Why Seek The Job Anyway?

Besides the very attractive salary, why would anyone want to serve as police chief in the city of New Orleans?  With a rapidly dwindling police force and its chronic violent crime history, the assignment is a daunting challenge to even the best crime fighters.  Complicating matters even more are the lingering federal consent decree requirements, and ongoing power struggles between Mayor Latoya Cantrell and several members of the City Council.

Still, 33 foolhardy souls applied for this most impossibly thankless position. On October 11, Anne Kirkpatrick braved council chambers to present her ideas on how to turn NOPD around and produce a safer city. She was selected by the mayor to be the new police chief for the duration of Cantrell’s second and final mayoral stint.

Thanks to a city charter change that passed in November 2022 with almost 62% of the vote, the City Council now has the authority to approve or disapprove certain new key mayoral appointees through a public vetting process.  Similar approval processes exist in 20 other cities around the country from Baltimore to Los Angeles per a study by the Bureau of Governmental Research (BGR)  .

New NOPD Police Chief Vetting Process

Kirkpatrick, accompanied by Chief Administrative Officer Gilbert Montano, grinded through a long slide presentation in council chambers.  Had she been allowed to complete her presentation and then entertain questions at the end, she might have fared better.  No dice, though. Council President J.P. Morrell made it clear from jump street that council members preferred to ask questions throughout.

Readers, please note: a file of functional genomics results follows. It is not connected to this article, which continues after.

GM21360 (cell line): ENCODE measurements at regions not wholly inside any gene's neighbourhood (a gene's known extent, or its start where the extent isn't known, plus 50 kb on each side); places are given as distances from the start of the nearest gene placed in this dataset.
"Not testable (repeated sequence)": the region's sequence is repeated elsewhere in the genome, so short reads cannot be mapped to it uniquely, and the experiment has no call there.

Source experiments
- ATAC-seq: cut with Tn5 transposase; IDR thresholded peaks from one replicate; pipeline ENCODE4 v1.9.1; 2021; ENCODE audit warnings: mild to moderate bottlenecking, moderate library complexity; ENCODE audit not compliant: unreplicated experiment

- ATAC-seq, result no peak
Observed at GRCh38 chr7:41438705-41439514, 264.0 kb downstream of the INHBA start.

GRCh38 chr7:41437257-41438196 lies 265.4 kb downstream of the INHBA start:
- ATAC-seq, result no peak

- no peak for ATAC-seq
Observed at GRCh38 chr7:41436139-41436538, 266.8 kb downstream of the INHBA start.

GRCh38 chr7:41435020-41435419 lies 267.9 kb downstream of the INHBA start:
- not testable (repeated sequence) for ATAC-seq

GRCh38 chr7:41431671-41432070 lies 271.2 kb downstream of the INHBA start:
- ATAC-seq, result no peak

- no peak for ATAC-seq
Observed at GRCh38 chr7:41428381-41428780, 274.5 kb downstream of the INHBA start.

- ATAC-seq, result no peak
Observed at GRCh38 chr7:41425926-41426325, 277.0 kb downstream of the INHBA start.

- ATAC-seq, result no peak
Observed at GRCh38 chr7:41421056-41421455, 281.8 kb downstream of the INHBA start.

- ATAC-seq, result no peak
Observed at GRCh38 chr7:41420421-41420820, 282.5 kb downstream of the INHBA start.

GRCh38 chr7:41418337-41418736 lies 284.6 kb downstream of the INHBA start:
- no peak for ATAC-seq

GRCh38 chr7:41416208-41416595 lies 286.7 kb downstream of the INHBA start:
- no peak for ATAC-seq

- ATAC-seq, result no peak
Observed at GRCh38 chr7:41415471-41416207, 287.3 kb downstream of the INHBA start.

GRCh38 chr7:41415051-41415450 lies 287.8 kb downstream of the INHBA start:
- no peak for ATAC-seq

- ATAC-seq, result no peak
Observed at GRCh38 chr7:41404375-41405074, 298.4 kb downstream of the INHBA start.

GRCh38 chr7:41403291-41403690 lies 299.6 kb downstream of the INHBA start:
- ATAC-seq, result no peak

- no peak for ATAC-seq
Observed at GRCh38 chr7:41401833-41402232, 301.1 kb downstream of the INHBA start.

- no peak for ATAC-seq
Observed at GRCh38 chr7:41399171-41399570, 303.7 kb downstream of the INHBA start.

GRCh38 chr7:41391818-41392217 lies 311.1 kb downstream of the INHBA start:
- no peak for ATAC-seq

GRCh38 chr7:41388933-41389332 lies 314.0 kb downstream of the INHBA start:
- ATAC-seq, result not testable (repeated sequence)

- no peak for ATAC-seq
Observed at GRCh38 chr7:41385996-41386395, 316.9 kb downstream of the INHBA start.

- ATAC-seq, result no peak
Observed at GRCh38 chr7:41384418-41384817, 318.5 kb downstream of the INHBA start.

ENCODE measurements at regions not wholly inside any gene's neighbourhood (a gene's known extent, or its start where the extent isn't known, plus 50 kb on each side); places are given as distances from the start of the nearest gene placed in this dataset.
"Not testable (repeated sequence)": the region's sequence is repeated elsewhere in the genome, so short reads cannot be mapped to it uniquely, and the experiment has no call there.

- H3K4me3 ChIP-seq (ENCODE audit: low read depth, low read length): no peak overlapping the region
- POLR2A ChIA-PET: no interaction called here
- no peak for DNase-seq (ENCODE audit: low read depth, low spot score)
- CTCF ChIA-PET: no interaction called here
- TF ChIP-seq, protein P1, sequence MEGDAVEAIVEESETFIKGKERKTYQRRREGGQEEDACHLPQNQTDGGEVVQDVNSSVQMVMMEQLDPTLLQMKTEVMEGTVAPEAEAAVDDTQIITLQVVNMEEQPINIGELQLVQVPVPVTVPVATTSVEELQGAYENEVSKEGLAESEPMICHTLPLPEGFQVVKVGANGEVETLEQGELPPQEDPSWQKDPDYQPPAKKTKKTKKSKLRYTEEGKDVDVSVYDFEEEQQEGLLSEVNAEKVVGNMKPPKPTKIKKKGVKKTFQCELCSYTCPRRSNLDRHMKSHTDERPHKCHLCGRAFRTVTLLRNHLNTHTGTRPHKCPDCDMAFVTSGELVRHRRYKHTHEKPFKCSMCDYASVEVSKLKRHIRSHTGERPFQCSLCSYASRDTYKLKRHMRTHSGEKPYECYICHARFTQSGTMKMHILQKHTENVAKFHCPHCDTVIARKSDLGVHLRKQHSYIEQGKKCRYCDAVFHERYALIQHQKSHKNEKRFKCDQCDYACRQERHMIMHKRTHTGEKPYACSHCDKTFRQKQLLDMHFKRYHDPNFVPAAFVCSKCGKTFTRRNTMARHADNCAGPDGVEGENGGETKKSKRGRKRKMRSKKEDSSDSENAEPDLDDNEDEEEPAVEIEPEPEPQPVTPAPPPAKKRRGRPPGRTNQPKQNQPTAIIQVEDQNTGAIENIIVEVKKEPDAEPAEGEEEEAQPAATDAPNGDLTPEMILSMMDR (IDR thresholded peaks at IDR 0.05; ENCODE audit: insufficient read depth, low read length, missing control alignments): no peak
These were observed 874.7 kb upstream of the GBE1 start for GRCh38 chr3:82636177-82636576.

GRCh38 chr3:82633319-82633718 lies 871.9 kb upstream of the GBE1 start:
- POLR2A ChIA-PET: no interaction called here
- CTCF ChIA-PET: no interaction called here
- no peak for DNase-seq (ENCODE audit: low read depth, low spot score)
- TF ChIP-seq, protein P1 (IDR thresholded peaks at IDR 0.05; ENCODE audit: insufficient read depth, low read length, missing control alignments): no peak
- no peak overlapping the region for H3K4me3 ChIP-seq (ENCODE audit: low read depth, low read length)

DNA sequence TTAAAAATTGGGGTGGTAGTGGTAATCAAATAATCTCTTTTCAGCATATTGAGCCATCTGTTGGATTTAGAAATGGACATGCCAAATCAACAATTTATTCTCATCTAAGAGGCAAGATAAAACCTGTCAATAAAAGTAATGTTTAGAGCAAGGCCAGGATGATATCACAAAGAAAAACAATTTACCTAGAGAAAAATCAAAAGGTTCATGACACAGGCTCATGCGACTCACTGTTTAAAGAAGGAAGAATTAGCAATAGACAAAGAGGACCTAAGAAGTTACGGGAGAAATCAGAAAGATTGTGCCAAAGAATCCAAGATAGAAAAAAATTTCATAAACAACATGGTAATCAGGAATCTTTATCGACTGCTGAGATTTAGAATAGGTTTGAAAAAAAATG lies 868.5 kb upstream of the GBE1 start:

This critical appointment took months. And after this extensive search process a meager 15 or so citizens cared enough to appear and speak before the City Council.  Not one public speaker came to endorse Ms. Kirkpatrick, although a few cards were read from tepid supporters who couldn’t muster the courage to voice their support in person.

Related: How to Fix NOPD
Kirkpatrick and WC Johnson

No surprise there if you follow council and committee meetings. Council chambers are frequented by a small but familiar collection of bombastic characters, not the least of which is Belden “Noonie Man” Batiste. As soon as he was allowed to speak, he disrespectfully referred to Kirkpatrick as “granny”. Another regular hellraiser commented that since Kirkpatrick hailed from Tennessee, she must consider black folks as the “n” word. Many less-traveled New Orleanians erroneously think that Louisiana is more racially progressive than other southern states. Having lived briefly in both Georgia and Mississippi, I conclude that racial attitudes in those states are no worse than those in many parts of Louisiana. 

New NOPD Police Chief Vetting Process

Kirkpatrick might be approved by the full council on October 19 as the next police chief, though not unanimously. She has the preferred level of experience. But Ms. Kirkpatrick has a frail physical presence, is soft-spoken and rather uninspiring. And at 64, she is in the twilight of her work career.  She’s not a native of New Orleans, which for many citizens is an automatic disqualification. She’s also not African-American, yet seeks to lead a beleaguered police force in a city more than 60% black. And some council members stated clearly that they prefer interim chief Michelle Woodfork, a 31 year veteran of NOPD.

A starting minimum salary of 274k is, I guess, worth all these troubles. CAO Montano quipped, tongue-in-cheek, that “Change has many enemies in New Orleans”. Let’s hope that this change results in better policing and less crime.  

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